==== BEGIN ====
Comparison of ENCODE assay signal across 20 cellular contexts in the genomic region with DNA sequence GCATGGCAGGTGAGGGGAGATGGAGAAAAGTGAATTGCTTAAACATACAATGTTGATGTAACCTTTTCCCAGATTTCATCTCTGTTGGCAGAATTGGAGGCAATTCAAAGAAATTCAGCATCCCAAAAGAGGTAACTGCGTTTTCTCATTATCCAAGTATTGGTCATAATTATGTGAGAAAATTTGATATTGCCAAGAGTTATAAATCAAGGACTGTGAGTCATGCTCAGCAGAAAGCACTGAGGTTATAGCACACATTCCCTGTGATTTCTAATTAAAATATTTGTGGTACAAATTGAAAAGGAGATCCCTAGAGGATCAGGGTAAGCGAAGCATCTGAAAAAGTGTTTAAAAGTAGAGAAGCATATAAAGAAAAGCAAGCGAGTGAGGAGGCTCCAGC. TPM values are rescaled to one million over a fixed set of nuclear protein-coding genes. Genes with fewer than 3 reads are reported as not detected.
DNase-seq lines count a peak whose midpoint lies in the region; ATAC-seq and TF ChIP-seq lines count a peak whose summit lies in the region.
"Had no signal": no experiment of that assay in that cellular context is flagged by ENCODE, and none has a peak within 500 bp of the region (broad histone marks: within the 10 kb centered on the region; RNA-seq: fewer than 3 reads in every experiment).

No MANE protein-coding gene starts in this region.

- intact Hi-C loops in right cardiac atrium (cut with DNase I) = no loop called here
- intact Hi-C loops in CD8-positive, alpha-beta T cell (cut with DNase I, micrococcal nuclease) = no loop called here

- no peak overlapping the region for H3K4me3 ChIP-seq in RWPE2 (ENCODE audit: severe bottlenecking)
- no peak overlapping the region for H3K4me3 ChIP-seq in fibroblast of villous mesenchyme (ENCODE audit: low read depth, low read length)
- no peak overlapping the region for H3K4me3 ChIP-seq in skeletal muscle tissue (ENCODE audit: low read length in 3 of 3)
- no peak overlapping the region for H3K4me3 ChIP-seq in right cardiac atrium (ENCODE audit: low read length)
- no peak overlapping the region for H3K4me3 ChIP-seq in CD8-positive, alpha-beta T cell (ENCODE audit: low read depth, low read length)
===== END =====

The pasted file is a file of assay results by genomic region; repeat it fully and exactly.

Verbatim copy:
Comparison of ENCODE assay signal across 20 cellular contexts in the genomic region with DNA sequence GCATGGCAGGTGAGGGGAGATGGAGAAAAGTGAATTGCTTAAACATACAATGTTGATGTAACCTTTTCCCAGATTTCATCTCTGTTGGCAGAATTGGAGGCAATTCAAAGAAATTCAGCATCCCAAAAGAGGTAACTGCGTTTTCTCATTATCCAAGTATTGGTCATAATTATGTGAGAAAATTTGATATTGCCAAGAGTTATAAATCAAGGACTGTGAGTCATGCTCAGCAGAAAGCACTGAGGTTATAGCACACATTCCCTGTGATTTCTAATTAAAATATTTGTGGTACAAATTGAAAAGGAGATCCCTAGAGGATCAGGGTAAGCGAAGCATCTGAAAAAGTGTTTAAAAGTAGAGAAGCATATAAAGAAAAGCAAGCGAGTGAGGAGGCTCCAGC. TPM values are rescaled to one million over a fixed set of nuclear protein-coding genes. Genes with fewer than 3 reads are reported as not detected.
DNase-seq lines count a peak whose midpoint lies in the region; ATAC-seq and TF ChIP-seq lines count a peak whose summit lies in the region.
"Had no signal": no experiment of that assay in that cellular context is flagged by ENCODE, and none has a peak within 500 bp of the region (broad histone marks: within the 10 kb centered on the region; RNA-seq: fewer than 3 reads in every experiment).

No MANE protein-coding gene starts in this region.

- intact Hi-C loops in right cardiac atrium (cut with DNase I) = no loop called here
- intact Hi-C loops in CD8-positive, alpha-beta T cell (cut with DNase I, micrococcal nuclease) = no loop called here

- no peak overlapping the region for H3K4me3 ChIP-seq in RWPE2 (ENCODE audit: severe bottlenecking)
- no peak overlapping the region for H3K4me3 ChIP-seq in fibroblast of villous mesenchyme (ENCODE audit: low read depth, low read length)
- no peak overlapping the region for H3K4me3 ChIP-seq in skeletal muscle tissue (ENCODE audit: low read length in 3 of 3)
- no peak overlapping the region for H3K4me3 ChIP-seq in right cardiac atrium (ENCODE audit: low read length)
- no peak overlapping the region for H3K4me3 ChIP-seq in CD8-positive, alpha-beta T cell (ENCODE audit: low read depth, low read length)